? The governor also emphasized research and pooling of private and public resources to encourage economic advancement.
? Shoring up failed federal illegal-immigration policies by clamping down on property managers who rent to smugglers.
Balancing the books
Napolitano is absolutely correct when she says that the budget shortfall is not permanent and that this is the time to invest in infrastructure so the state is ready to pounce when the economy rolls again.
Rather than slashing the state budget with a chainsaw, it should be pruned with surgical precision to allow the state to blossom in a better economic season. The Legislative budget proposes about $1.38 in spending cuts.
Napolitano has some productive ideas to both prune government and to build the state. She advocates:
? Combining or eliminating more than 50 boards, commissions and agencies, though the impact won't be felt until fiscal year 2010.
? Financing, rather than paying cash, for school construction in fiscal year 2009. This long-term investment strategy, similar to a mortgage on a home, would free up about $471 million in general fund monies for other projects and priorities. Napolitano says it's time to strike as interest charges would likely be favorable, below 5 percent.
Some Republicans don't want to build any new schools next year and or to borrow money to make ends meet.
? The governor has proposed using $263 million of the state's $685 million Budget Stabilization Fund, the rainy day fund, to manage the 2008 budget. In addition, her fiscal 2009 budget would use $196.6 million of the fund. It's appropriate to use this fund during tough economic times that's what it's for. There would be about $225 million, plus investment gains, remaining in the fund.
Several of the governor's ideas seem overly ambitious.
? Generating new revenue with enhanced photo radar enforcement on highways, with the money going to the Department of Public Safety. Lead-foot drivers are expected to generate about $90 million.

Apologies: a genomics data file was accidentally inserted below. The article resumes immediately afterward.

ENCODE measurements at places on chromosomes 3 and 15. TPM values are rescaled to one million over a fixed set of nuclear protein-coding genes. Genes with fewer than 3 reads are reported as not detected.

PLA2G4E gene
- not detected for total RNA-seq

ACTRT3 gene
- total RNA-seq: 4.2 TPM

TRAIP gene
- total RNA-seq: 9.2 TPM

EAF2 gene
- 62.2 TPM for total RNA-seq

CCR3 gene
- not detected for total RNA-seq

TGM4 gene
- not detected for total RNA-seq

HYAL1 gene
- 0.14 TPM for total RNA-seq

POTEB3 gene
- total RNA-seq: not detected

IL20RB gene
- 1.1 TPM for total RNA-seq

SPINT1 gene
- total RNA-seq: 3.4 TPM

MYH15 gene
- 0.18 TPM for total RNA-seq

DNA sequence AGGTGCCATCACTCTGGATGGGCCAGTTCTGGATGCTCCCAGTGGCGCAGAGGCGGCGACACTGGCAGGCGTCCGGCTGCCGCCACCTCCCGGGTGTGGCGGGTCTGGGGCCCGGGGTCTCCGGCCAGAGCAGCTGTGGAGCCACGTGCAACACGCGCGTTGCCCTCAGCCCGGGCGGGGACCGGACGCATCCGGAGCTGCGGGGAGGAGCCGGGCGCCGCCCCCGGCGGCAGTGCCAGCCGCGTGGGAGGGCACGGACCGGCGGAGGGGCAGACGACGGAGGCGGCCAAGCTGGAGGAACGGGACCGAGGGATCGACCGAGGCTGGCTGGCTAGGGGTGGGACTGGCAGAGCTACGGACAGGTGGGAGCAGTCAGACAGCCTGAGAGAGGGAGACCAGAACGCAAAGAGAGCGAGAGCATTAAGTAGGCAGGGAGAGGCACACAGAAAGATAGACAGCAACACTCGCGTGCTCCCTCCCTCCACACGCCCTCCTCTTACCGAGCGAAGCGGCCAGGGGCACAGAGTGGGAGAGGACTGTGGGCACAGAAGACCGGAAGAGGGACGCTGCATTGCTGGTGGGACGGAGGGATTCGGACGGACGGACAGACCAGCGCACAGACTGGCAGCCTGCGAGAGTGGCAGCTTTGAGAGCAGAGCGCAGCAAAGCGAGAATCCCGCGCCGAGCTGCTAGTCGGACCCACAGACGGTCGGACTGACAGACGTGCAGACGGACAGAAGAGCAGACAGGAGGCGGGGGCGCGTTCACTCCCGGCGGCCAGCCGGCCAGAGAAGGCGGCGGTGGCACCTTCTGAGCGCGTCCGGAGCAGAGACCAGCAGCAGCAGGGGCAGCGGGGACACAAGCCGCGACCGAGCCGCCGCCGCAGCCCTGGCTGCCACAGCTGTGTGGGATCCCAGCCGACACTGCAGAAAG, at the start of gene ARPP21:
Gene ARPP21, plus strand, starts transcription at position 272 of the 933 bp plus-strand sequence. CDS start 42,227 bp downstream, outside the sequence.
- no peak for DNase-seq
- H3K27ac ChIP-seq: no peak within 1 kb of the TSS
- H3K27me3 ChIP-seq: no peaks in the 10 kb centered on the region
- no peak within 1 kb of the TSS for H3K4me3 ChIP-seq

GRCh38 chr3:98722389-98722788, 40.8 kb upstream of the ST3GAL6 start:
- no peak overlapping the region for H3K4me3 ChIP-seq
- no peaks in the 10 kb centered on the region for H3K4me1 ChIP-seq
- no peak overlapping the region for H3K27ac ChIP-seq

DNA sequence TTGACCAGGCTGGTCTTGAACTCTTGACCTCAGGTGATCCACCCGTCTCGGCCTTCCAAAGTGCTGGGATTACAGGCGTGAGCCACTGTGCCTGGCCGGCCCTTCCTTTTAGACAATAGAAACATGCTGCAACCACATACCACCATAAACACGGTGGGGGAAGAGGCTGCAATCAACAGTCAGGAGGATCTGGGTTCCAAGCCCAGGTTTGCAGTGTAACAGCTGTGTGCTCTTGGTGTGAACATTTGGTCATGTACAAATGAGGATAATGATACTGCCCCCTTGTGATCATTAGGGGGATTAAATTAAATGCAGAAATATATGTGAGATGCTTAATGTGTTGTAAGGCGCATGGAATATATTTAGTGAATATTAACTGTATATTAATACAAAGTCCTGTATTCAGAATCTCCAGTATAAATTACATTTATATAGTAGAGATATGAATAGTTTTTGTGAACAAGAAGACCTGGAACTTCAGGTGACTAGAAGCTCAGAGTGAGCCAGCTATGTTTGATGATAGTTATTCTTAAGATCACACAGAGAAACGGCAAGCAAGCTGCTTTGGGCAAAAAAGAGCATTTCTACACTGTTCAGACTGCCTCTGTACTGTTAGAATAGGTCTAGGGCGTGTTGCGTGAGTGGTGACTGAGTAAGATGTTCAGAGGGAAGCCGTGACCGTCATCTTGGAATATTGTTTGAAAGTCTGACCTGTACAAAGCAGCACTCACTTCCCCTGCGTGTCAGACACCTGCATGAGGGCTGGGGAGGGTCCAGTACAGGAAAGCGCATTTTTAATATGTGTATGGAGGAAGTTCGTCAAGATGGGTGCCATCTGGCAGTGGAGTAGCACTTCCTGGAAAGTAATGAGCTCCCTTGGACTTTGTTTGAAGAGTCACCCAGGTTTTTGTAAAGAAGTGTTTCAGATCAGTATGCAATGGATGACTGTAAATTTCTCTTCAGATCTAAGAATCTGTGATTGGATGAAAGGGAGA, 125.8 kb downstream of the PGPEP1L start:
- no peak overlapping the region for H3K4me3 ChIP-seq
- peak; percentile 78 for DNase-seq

? The governor is also suggesting that low-level, nonviolent offenders sentenced to less than a year in prison serve their time in county jails rather than the more expensive prison system. However, we expect counties to balk rightly so at this proposal because the approximately $61 million that the state would save would have to be absorbed by the counties.
? Measures like requiring business to pay sales taxes early and delaying payment of state aid to schools seem to be accounting manipulations, not revenue sources.
We are pleased that the governor made Child Protective Services a priority by asking for 43 new case workers in the state budget, as well as support for substance-abuse programs. We hope that as the Legislature looks at ways to revamp and improve the agency, CPS is given the tools like these new case workers to do its job of protecting children.
The governor's philosophy and budgetary process, which she calls data-driven and prudent, runs contrary to the designs of the Legislature's conservatives. The budget will be batted about the legislative and governor's offices in what we expect will be tough, though we hope not acrimonious, discussions and debates during the next few months.
One thing we know about fairy tales is that the ending is usually "and they lived happily ever after."